Extreme Yo-Yo-ing

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Our friends over at Treehugger.com are into Yo-Yos (and no, I don't mean of the cello-playing variety). Check out the interesting variety they've got going on with stories on yo-yos made from sustainable wood, another that powers an ice-cream maker, and my personal favorite (hint, hint, as the holiday's approach): a wireless yo-yo powered MP3 player, which they say takes only a dozen or so tosses to charge the thing up for continuous music play! Yes, yo-yos have come a long way.

Largely considered the second oldest toy in history (the first being a doll, of course), the yo-yo is thought to have originated in China. The first historical mention, however, dates from the year 500 B.C. where Greek children are said to have offered them up to the Gods for good luck.

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YoYo1a.gifLater, in the 16th century, hunters in the Philippines used yo-yo-like devices as weapons. Apparently they'd hide in trees and launch rocks from their long cords, drawing them back up in the discs when they missed their target!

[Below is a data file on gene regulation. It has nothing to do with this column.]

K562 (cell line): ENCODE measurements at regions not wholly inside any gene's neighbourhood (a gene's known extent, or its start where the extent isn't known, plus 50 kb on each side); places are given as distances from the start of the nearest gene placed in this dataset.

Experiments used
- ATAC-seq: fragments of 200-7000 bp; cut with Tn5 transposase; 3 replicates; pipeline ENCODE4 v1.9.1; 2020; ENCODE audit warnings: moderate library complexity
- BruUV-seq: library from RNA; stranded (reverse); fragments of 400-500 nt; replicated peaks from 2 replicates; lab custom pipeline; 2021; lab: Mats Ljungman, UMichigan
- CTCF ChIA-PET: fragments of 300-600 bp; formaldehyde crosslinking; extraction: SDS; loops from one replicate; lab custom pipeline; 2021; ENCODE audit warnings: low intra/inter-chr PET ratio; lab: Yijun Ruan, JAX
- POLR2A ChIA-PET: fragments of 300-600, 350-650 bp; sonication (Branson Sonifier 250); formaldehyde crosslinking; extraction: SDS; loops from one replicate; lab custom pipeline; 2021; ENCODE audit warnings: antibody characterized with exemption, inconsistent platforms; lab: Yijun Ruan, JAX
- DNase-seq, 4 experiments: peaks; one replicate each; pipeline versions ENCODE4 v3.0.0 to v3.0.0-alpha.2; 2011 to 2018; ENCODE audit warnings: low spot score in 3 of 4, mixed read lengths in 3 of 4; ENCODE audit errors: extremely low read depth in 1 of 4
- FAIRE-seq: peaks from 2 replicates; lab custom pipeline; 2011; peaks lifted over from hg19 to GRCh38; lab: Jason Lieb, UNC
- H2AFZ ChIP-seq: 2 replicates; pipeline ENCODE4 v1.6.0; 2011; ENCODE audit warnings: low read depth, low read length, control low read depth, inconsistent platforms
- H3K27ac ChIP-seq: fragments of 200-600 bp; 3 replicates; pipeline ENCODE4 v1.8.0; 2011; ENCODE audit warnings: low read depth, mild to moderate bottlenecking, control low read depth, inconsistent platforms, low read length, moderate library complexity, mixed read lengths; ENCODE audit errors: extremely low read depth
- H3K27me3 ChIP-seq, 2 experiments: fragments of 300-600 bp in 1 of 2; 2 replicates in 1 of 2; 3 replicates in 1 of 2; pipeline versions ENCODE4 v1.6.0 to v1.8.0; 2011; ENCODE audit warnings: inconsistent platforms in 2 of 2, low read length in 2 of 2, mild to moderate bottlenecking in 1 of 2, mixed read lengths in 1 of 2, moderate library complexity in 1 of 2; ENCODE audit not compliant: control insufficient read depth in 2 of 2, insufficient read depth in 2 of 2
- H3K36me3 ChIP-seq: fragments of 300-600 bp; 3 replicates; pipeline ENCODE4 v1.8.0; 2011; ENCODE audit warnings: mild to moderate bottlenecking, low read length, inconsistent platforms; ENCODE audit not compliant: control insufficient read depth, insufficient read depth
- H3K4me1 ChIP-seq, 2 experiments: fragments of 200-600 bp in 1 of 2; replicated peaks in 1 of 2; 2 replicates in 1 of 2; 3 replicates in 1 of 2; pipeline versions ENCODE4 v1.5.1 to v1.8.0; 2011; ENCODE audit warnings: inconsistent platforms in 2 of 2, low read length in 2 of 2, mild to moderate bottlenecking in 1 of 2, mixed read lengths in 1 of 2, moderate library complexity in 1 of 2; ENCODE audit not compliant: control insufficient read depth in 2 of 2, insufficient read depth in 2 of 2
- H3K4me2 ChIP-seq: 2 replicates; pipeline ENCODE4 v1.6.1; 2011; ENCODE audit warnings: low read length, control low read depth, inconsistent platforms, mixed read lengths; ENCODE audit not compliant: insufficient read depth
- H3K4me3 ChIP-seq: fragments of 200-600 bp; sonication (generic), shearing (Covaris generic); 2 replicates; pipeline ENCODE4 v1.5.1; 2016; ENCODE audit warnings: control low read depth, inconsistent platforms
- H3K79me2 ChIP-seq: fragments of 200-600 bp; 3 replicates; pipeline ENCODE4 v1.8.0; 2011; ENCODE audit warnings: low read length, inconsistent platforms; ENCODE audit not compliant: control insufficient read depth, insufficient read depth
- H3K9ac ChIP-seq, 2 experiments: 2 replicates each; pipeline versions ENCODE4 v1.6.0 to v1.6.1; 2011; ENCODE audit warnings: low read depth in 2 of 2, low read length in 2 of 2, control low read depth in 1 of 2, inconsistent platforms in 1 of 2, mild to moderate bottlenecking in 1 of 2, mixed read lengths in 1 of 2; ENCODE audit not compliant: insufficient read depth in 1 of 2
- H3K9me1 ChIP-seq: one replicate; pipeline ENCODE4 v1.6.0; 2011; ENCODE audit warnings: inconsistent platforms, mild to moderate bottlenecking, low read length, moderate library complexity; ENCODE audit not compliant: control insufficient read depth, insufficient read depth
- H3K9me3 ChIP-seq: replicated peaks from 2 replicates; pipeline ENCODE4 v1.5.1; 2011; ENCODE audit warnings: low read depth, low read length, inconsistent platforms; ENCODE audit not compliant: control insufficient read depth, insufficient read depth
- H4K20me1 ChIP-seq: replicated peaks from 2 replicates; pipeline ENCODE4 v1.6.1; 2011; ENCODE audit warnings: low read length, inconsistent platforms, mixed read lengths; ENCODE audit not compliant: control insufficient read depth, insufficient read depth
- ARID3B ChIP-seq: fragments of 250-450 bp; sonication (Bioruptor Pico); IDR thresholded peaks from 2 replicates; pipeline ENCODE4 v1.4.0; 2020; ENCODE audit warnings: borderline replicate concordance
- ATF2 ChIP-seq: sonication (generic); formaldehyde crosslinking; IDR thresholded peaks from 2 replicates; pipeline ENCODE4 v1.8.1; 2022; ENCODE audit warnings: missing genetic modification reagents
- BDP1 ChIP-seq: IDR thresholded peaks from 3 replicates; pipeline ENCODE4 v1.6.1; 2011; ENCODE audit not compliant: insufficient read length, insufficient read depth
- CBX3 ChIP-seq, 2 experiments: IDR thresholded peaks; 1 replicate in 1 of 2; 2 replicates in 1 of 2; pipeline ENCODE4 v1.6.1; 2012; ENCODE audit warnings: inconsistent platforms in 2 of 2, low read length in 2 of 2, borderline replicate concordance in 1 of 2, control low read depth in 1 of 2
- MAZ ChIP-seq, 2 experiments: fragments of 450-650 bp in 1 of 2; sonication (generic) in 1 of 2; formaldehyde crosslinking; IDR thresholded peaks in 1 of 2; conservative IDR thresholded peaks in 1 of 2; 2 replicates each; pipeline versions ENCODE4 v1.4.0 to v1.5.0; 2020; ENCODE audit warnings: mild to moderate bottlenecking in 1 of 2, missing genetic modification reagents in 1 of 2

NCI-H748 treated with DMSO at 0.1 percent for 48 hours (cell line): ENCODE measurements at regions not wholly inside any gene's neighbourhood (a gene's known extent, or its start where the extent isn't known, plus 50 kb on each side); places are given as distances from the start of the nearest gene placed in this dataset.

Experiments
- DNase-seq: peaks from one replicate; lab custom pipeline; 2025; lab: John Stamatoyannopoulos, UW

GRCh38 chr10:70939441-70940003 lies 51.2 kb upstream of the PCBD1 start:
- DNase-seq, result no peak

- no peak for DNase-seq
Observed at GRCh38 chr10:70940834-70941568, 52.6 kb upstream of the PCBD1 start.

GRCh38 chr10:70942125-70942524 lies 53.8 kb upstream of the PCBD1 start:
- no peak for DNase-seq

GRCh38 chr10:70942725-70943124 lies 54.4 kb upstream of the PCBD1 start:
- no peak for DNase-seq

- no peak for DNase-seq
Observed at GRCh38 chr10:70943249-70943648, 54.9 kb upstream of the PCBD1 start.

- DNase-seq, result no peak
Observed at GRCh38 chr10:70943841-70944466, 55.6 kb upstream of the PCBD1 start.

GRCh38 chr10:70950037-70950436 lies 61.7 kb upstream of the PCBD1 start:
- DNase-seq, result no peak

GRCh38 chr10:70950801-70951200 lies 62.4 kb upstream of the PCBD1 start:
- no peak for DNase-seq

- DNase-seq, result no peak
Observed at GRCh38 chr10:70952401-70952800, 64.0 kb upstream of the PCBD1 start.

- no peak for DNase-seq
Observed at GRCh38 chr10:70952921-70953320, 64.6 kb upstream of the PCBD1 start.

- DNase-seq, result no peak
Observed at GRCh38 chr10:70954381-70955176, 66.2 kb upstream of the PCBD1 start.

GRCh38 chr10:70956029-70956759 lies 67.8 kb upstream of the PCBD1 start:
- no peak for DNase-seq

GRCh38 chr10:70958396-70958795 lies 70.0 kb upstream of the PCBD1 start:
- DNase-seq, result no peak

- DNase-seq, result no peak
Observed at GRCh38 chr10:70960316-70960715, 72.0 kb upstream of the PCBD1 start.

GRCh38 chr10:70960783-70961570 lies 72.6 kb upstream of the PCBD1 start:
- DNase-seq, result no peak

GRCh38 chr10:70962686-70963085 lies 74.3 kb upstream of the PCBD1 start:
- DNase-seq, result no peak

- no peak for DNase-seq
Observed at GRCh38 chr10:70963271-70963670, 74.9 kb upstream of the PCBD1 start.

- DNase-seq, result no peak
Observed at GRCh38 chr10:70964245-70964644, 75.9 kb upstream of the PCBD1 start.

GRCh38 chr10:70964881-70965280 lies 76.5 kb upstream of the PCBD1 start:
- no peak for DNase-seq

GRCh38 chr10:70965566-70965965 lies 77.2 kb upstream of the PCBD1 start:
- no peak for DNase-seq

louxvii.jpgAn article over at Spintastics.com reports that later still, in the 18th century, in France, a Vigée Le Brun painting "shows the 4 year-old, future King Louis XVII holding his l'emigrette. It was during this time of the French Revolution and the 'Reign of Terror,' that many of the French aristocracy were forced to flee to Paris, Germany and across other borders when their style of life was threatened by the peasant uprisings, taking their popular yo-yos made of glass and ivory with them. L'emigrette is a French term meaning to "˜leave the country.' Another nickname for the yo-yo at this time was de Coblenz, which was a city to which many French fled. These names reflect an important historical connection between the toy and the French Revolution."

These days, a state-of-the-art, forged-magnesium-alloy, ultralong-spinning Duncan yo-yo. can sell for as much as $400! Why the hefty price tag? Well, it's all about getting some "sleep"—that's what the pros call it when a yo-yo spins on the end of it's string. Traditionally, if you could get one to sleep for ten or twenty seconds, that was a big deal. In today's extreme world, technology allows yo-yo champions like Tim Redmond to put their yo-yos to sleep for a staggering 16 minutes and 17.18 seconds, the current world record. Something tells me if the Greeks had our technology, they'd have included a yo-yo competition in the original Olympic games.

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October 30, 2006 - 3:16am
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